European Shares Hit as Euro Zone Back in Recession

European stocks ended lower on Thursday, with a key index hitting a two-month low, as data that showed the euro zone had slipped into recession again spooked investors.

The FTSEurofirst 300 index of top European shares unofficially closed 0.9 percent lower at 1,078.90 points, a level not seen since early September.

Swiss and German stocks where among the worst hit, with HeidelbergCement down 2.6 percent, ThyssenKrupp down 2.3 percent and Roche down 1.8 percent.

However, mounting expectation that Spain would request a bailout helped limit the losses, with Madrid's IBEX gaining 0.3 percent and euro zone banking stocks rallying.

Despite the day's losses, IG market analyst Jerome Vinerier said the overall market remains without a clear direction.

"Apart from the DAX which has started to take a hit, European indexes are mostly in a consolidation mode, moving sideways," he said. "We're not getting any 'sell' signals, keeping in mind that just a week ago a lot of indexes were testing year highs."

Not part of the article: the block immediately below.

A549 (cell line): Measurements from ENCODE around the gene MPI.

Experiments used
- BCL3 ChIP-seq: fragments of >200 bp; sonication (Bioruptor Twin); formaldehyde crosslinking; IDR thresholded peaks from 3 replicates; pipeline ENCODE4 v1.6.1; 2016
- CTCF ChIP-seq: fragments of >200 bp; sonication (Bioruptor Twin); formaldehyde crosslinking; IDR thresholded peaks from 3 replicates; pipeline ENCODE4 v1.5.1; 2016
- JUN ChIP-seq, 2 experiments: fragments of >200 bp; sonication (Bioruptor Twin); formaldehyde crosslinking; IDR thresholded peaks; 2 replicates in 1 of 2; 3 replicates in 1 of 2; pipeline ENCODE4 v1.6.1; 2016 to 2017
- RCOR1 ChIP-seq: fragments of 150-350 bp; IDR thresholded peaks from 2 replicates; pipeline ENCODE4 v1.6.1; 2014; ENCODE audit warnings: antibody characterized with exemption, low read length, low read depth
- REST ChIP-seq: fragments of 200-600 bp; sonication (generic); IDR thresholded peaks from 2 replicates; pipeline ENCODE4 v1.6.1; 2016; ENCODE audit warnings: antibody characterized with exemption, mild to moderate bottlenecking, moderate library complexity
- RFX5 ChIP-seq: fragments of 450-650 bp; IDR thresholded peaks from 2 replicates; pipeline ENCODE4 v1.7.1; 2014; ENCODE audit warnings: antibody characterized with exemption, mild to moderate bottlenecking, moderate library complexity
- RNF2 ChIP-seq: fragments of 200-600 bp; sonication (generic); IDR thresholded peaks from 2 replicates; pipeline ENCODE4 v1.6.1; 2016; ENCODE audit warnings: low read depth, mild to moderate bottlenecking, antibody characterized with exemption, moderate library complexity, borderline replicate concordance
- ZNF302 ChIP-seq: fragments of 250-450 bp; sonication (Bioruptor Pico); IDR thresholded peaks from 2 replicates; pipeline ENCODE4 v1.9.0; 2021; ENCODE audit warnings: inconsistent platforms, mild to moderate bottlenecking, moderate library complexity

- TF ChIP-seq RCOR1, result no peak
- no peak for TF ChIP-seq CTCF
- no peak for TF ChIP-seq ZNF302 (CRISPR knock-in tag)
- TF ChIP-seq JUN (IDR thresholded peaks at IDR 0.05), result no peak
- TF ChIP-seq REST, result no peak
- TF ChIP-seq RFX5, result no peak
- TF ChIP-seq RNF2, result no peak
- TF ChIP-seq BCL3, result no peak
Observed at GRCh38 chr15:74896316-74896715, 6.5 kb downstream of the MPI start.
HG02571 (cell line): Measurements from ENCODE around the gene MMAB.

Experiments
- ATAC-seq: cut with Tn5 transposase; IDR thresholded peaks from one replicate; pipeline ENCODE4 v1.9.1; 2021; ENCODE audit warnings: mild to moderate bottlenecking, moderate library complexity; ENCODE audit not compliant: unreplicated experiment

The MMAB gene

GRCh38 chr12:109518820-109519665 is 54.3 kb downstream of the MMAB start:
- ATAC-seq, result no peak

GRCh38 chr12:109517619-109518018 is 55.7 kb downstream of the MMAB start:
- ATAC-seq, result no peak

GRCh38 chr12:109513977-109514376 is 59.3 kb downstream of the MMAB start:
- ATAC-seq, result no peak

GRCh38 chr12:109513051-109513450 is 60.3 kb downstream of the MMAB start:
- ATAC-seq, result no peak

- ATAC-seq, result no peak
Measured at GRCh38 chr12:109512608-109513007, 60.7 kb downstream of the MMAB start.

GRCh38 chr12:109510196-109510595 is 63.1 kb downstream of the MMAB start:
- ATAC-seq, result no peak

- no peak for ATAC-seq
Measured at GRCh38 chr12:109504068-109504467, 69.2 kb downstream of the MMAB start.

Euro zone data showed that the region slipped into recession in the third quarter of 2012, as French resilience failed to mitigate the effect of a slump in Germany.

Germany's economic growth slowed to 0.2 percent in the third quarter over the previous quarter, while Spain's economy contracted 0.3 percent. Both were in line with expectations.

On the other hand, data from France showed the economy grew 0.2 percent, better than forecasts for zero growth. The euro zone economy as a whole contracted 0.1 percent in the third quarter, following a contraction of 0.2 percent in the second quarter.

Ex-Europe, China's Communist Party unveiled its new leadership on Thursday, confirming Xi Jinping's elevation to top spot as the next President and party chief and Li Keqiang as Prime Minister.

Speaking after his election Xi said he and his party face "severe challenges" and problems within the party such as corruption, bureaucracy and being out of touch with the people. Xi added that it was the duty of the party to reform.

The seven-man Politburo Standing Committee — China's most powerful group of senior leaders overseeing the Republic's governance under Xi Jinping — was also named.